Veterinary Medicine Essentials: Cognitive dysfunction

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Veterinary Medicine Essentials: Cognitive dysfunction

Each Veterinary Medicine Essentials package covers diagnostic steps, treatment plan guidance and the latest updates, plus resources to share with your entire veterinary team and your clients.
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Jun 15, 2017
By dvm360.com staff

Disorientation. Inappropriate elimination. Changes in sleep. Excessive vocalization. All of these are signs of cognitive dysfunction syndrome, a condition commonly affecting senior pets. However, just because it is not unusual doesn’t mean it is normal aging. With the right diet, medications, and enrichment activities, we can slow down the cognitive decline that these pets experience—and possibly even reverse it. Find out how with this collection of articles on helping affected patients.

 

Updates on cognitive dysfunction

Don't draw a blank when it comes to dementia

Sep 30, 2016

Many of your older canine and feline veterinary patients are likely showing signs of cognitive decline. Have you been checking up on this treatable condition? ...

 

Think it's dementia? Remember DISHA

Aug 03, 2016

This handy abbreviation will help you pinpoint true cases of cognitive dysfunction in your veterinary patients. ...

 

New review helps illuminate cognitive dysfunction syndrome

Aug 01, 2016

Without cold, hard lab numbers and clear scientific proof, diagnosing neurologic conditions in your veterinary patients can be tough to describe, and without owner buy-in, they can be tough to treat. However, a recent review provides a starting point for providing clients with objective evidence. ...

 

Just Ask the Expert: The nightmare of the midnight serenade

Mar 15, 2016

A little night music is not so pretty when it's coming from your kitty—and you're trying to sleep. Here's how to help clients curtail the caterwauling. ...

Diagnosing cognitive dysfunction

Putting memory to the test

The delayed non-matching-to-position task can help assess a dog's ability to learn and remember. ...

 

Enriching geriatric patients' lives (Proceedings)

An important time for practices to include a behavioral exam is when a pet becomes a senior. ...

 

Managing common behavioral problems in old dogs and cats (Proceedings)

Definite personality changes and behavioral problems can be extremely challenging to the practitioner and extremely frustrating to the client. Some problems are mild and acceptable, while others are major concerns initiating euthanasia discussions. General behavioral changes are elderly patient's desire more attention, are more jealous, are more irritable, are less mentally alert, and have altered sleep cycles. ...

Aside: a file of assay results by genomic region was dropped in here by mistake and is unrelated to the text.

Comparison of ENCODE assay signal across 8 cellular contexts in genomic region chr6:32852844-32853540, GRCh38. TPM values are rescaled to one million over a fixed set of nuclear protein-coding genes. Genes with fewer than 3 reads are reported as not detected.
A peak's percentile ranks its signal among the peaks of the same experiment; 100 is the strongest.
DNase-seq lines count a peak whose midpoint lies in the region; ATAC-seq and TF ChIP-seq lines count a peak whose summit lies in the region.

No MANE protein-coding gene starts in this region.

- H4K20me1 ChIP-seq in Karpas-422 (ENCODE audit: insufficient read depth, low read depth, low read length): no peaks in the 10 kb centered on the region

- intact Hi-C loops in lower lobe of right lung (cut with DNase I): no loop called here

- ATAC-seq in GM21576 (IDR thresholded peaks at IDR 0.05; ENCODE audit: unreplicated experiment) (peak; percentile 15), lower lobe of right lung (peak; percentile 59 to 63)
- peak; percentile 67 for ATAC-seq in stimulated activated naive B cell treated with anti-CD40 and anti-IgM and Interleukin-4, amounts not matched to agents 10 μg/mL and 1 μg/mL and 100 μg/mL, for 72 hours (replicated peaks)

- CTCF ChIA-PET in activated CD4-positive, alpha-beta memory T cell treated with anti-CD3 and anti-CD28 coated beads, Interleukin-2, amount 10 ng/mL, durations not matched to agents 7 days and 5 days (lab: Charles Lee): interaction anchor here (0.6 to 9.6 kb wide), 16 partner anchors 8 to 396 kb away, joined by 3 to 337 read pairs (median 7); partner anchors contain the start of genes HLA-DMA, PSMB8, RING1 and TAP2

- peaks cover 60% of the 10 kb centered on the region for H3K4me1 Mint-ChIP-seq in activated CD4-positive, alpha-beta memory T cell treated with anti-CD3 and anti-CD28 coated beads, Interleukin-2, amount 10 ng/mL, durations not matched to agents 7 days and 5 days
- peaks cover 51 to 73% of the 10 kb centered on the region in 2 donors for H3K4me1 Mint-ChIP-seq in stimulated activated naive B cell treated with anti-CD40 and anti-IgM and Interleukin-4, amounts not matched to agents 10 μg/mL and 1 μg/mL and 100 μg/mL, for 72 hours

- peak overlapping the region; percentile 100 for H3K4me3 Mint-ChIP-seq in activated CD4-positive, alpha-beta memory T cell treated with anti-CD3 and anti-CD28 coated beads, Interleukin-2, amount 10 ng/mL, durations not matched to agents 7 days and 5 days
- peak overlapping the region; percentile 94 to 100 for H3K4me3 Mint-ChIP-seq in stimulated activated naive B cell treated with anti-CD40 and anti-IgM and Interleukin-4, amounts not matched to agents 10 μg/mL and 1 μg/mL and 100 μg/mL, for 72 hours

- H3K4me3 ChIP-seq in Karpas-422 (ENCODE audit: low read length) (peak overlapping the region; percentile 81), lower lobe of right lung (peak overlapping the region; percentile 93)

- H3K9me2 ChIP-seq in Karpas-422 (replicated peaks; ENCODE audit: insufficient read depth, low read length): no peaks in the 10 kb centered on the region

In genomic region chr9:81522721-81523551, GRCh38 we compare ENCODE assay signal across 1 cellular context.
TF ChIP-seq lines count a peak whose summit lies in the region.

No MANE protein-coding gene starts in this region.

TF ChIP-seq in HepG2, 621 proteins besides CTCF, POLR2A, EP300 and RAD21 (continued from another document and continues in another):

Successful brain aging in dogs

Contributions, causes of age-related cognitive changes in dogs. ...

 

Do dogs with cognitive dysfunction also have neurologic abnormalities?

Cognitive dysfunction syndrome (CDS) in dogs is thought to be similar to Alzheimer's disease in people. And studies have revealed that people with Alzheimer's disease not only have cognitive deficits, but neurologic deficits as well, such as impaired gait, restlessness, slowness, and, rarely, tremors. ...

Preventing and treating cognitive dysfunction

Boosting canine cognition

Researchers explore the link between nutritional intervention and behavioral enrichment to ward off cognitive decline in aging dogs. ...

 

Spotlight on Research: Cognitive Dysfunction Syndrome (Sponsored by Virbac Animal Health)

Pets are living longer. As a consequence, the population of dogs and cats developing signs of senility is growing. ...

 

Brain aging in dogs: Prevention and treatment: Second of a two-part series

Diet, supplements, drugs and cognitive and physical stimulation all play roles. ...

 

Preventing and treating cognitive dysfunction in senior pets (Proceedings)

Even if a medical problem is diagnosed it can be a challenge to determine whether the problem is causing or contributing to the signs in which case a therapeutic trial might prove useful. ...

 

S-adenosylmethionine (SAMe) and cognitive dysfunction in dogs (Sponsored by Virbac Animal Health)

Expert discussion on cognitive dysfunction syndrome and therapy options, including S-adenosylmethionine (SAMe) ...

Associated conditions

Age is not a disease ...

... but here are client communication and philosophical tips from CVC educator Sue Ettinger, DVM, DACVIM (oncology), for those moments in a veterinary hospital when a pet's age and difficult diagnoses and prognoses come together. ...

 

Rapamycin: A real fountain of youth?

Not so fast, says a leader of the Dog Aging Project who is researching this new compound touted as extending life. It's all about better health! ...

 

Video: Lose the "old age" mindset about aging pets

Don't attribute clinical signs in aging cats and dogs to old age alone, says Susan Little, DVM, DABVP. ...

Educating clients about cognitive dysfunction

Posts and tweets about cognitive dysfunction in dogs and cats

Your veterinary clients likely won't volunteer that they're seeing signs of this disease in their senior pets, so make sure you're asking and educating with this social media campaign. ...

 

Wellness screens for senior pets

Raise your veterinary clients' awareness of important changes their older pet may be experiencing. ...

 

Pets, clients and senior moments

Seeing more senior pets? That's great. But it's important to teach clients to be on the lookout for signs of aging and corresponding behavioral changes. ...

 

Keep track of behavioral changes in senior pets

As pets age, their brains can slow down, too. Intervene early to give dogs and cats the best chance of staying sharp—and you'll help keep clients happy. ...